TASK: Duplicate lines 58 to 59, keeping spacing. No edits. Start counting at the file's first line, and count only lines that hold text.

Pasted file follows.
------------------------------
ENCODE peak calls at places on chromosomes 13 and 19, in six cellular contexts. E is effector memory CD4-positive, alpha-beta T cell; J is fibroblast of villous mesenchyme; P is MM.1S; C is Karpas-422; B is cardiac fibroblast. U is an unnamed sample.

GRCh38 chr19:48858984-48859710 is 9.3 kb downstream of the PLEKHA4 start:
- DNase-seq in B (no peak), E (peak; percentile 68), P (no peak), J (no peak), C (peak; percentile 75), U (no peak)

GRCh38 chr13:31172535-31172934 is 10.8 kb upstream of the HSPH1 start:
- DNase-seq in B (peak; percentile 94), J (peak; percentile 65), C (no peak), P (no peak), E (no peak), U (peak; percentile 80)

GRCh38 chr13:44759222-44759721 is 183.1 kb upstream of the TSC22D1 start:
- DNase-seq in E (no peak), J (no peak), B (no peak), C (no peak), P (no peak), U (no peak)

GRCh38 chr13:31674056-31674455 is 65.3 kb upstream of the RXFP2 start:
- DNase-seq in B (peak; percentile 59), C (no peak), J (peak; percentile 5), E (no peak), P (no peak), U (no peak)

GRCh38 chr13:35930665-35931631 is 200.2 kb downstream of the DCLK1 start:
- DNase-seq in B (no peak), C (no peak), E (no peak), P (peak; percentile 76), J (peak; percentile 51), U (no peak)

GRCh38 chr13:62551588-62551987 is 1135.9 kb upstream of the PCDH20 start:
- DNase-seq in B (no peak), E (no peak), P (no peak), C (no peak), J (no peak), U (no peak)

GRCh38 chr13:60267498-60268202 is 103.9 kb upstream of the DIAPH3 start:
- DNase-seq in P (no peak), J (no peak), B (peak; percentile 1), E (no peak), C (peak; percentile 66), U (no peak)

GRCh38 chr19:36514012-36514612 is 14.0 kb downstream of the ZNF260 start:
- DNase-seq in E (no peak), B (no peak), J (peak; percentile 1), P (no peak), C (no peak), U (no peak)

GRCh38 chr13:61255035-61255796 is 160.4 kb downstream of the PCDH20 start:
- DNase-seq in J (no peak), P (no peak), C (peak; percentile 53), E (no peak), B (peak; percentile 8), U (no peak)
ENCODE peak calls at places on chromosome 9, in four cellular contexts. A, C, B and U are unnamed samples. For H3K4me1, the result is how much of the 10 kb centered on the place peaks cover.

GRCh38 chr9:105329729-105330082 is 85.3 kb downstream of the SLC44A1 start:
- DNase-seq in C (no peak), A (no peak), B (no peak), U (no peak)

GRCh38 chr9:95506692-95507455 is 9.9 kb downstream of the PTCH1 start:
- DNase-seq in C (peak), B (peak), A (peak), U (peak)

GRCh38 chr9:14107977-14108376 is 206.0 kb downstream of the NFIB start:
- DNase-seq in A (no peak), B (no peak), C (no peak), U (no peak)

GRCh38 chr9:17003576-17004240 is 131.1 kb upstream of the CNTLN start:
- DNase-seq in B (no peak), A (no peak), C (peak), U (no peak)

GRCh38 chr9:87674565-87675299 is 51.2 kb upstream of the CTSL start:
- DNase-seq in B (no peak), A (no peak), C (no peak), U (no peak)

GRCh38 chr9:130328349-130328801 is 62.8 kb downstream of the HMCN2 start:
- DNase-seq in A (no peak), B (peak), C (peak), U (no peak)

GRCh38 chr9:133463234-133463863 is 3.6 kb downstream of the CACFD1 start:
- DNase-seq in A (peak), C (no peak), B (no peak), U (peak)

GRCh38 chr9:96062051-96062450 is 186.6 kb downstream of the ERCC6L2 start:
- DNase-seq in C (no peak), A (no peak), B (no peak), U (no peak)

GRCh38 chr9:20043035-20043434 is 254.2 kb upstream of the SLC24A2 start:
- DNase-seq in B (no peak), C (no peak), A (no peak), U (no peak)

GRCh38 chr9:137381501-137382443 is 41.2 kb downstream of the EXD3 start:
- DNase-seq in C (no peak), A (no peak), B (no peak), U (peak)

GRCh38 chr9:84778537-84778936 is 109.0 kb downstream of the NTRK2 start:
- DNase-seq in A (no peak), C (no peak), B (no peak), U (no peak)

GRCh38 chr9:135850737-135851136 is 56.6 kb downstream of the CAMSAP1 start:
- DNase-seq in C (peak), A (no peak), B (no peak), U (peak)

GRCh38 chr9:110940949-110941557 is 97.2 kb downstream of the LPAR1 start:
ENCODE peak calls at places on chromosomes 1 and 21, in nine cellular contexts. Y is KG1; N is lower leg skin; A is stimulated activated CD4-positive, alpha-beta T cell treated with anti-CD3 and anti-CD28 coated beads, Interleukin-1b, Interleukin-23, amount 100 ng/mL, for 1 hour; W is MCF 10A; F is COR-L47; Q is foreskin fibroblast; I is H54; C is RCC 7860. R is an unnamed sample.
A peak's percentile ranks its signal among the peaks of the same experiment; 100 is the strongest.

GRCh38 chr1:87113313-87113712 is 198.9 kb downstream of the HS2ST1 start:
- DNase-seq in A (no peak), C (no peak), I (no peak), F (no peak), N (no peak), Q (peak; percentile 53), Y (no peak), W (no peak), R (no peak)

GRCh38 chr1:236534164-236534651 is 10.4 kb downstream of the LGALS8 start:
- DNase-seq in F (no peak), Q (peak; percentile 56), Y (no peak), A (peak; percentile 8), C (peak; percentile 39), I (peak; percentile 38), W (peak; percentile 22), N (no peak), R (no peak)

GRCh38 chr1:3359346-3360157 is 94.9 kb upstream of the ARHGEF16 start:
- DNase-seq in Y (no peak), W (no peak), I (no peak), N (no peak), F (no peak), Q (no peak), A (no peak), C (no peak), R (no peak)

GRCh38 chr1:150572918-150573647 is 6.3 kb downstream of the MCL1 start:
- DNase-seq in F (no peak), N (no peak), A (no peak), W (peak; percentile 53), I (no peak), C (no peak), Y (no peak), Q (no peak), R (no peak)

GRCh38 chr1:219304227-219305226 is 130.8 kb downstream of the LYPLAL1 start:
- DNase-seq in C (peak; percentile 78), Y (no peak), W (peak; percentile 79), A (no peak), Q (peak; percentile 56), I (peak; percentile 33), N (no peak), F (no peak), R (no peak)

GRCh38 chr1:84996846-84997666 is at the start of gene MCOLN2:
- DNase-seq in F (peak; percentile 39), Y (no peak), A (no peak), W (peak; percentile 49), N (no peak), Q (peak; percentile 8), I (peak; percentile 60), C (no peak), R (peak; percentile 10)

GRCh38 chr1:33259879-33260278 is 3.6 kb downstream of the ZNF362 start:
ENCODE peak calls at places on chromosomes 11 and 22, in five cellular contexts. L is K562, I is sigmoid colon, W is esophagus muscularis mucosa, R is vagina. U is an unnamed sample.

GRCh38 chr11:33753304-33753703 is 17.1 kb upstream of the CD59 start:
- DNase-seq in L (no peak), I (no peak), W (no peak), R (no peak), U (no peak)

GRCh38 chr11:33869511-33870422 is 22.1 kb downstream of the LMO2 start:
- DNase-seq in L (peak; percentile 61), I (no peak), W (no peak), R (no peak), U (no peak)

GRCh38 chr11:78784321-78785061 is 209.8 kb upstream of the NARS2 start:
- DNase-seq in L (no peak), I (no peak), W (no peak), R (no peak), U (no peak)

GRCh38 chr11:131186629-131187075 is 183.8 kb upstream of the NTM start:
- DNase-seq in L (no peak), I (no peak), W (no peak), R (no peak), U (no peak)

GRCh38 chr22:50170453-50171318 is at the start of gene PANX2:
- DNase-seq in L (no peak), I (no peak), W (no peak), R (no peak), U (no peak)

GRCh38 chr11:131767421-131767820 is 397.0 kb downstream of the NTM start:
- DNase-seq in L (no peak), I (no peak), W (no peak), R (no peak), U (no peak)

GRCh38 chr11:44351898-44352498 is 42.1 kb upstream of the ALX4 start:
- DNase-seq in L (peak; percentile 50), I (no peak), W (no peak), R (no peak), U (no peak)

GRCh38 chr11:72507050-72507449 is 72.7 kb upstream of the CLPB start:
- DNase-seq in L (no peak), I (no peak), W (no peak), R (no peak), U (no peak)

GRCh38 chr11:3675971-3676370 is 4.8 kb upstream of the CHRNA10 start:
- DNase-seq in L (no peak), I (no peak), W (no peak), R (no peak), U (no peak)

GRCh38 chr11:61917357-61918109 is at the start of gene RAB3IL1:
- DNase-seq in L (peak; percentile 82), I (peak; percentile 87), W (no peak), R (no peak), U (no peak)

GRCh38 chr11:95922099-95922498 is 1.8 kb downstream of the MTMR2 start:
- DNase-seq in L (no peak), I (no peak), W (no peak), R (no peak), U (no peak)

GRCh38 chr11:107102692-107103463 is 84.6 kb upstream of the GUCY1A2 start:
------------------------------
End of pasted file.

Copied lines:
GRCh38 chr1:84996846-84997666 is at the start of gene MCOLN2:
- DNase-seq in F (peak; percentile 39), Y (no peak), A (no peak), W (peak; percentile 49), N (no peak), Q (peak; percentile 8), I (peak; percentile 60), C (no peak), R (peak; percentile 10)